However, in a charity shop one can throw caution to the wind.  The moths fluttered out of my purse as I parted with £1.50.  The PDSA now have enough for a few chewy doggie bones and some cat crunchies, and I am the proud owner of an item which the manufacturers claimed could do almost everything I ever wanted with wool, but with which I will probably do nothing.

In truth, it was the pictures in the book and the newspaper cutting hidden in the box that hooked me. There is more to show.  No surprise to find that it came from the States, so, as they say there, stay tooned...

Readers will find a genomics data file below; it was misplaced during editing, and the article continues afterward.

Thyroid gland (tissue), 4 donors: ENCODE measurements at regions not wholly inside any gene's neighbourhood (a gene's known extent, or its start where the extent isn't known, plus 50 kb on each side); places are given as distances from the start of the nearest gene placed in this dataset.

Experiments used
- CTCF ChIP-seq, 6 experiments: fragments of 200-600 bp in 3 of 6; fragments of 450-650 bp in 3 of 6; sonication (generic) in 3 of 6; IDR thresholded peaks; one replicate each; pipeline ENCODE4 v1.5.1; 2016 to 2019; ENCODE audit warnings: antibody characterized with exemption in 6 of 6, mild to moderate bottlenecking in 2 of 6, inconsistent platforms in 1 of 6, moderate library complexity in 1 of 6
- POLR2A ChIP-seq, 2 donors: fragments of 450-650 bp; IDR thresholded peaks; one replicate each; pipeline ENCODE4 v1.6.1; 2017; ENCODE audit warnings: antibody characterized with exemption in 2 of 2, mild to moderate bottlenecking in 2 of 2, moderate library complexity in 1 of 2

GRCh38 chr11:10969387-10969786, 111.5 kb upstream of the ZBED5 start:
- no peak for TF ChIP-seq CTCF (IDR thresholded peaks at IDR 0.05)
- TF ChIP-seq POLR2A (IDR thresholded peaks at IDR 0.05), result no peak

Wednesday 5 September 2012

Nan's Needlecase

This sweet little needlecase belonged to my grandmother.  I wish I knew who made it and when, but I will never know.  It has that definite 1920s or 30s look about it.  It is so wonderfully simple, showing what you can do with a few tiny pieces of felt.  Perhaps it was a child's sewing project.

Here is the inside, with ancient bent and discoloured needles and pins, to give it the authentic vintage look.  Nothing at all to do with me being Mrs. Disorganised.

Tuesday 4 September 2012

Tuesday's Top Tip - Padding the Handle

Have you ever been busy sewing with a hand machine and realised that your thumb is aching from the pressure against the wood of the handle?

Here is the answer.  A short length of foam pipe lagging held in place with an elastic band.